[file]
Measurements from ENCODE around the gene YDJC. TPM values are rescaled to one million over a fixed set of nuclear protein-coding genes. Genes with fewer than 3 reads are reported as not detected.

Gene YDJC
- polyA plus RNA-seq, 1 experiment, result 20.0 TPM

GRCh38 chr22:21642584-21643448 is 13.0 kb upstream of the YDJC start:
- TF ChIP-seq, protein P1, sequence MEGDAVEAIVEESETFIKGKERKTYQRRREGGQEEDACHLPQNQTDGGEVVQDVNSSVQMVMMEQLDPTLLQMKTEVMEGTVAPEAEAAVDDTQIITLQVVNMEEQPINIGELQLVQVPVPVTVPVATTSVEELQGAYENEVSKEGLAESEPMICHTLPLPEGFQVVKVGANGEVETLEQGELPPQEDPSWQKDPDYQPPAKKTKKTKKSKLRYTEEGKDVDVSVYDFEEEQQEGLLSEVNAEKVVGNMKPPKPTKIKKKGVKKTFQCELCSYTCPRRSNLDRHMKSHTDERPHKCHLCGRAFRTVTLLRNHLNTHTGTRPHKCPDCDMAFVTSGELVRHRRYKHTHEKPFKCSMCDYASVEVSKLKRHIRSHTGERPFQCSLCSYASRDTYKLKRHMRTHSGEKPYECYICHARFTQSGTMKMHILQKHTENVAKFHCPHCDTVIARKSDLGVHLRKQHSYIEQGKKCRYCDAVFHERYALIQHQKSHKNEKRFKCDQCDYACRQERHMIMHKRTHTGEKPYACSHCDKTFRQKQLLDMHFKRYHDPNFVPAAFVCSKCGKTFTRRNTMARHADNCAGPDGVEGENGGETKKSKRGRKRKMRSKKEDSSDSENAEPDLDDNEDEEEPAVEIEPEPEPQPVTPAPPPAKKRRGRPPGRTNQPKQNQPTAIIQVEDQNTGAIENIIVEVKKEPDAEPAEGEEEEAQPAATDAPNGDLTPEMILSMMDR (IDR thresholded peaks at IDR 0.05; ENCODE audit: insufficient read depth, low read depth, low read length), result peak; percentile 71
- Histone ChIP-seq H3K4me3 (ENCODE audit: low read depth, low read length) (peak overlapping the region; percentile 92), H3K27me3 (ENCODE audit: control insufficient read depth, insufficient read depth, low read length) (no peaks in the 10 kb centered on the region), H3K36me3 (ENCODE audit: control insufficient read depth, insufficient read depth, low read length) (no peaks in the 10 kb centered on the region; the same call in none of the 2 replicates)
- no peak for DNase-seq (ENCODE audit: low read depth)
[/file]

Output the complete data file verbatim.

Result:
Measurements from ENCODE around the gene YDJC. TPM values are rescaled to one million over a fixed set of nuclear protein-coding genes. Genes with fewer than 3 reads are reported as not detected.

Gene YDJC
- polyA plus RNA-seq, 1 experiment, result 20.0 TPM

GRCh38 chr22:21642584-21643448 is 13.0 kb upstream of the YDJC start:
- TF ChIP-seq, protein P1, sequence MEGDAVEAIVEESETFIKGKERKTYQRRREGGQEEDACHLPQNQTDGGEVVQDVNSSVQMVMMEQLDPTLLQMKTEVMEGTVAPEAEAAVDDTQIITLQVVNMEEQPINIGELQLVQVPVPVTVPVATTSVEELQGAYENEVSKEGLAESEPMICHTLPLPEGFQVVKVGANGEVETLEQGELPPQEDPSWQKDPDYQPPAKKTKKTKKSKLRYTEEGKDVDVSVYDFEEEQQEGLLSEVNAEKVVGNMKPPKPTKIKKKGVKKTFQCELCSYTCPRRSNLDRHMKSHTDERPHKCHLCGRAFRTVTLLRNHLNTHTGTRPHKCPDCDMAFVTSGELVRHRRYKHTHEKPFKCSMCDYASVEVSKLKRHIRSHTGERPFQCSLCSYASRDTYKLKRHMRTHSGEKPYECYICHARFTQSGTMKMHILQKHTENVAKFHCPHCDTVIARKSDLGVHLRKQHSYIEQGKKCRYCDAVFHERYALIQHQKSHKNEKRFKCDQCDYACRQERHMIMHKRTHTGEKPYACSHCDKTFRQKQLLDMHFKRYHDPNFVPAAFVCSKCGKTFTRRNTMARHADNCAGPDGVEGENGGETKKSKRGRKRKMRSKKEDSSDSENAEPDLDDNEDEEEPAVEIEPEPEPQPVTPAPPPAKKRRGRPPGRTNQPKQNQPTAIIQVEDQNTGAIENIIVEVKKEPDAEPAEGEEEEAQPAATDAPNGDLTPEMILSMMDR (IDR thresholded peaks at IDR 0.05; ENCODE audit: insufficient read depth, low read depth, low read length), result peak; percentile 71
- Histone ChIP-seq H3K4me3 (ENCODE audit: low read depth, low read length) (peak overlapping the region; percentile 92), H3K27me3 (ENCODE audit: control insufficient read depth, insufficient read depth, low read length) (no peaks in the 10 kb centered on the region), H3K36me3 (ENCODE audit: control insufficient read depth, insufficient read depth, low read length) (no peaks in the 10 kb centered on the region; the same call in none of the 2 replicates)
- no peak for DNase-seq (ENCODE audit: low read depth)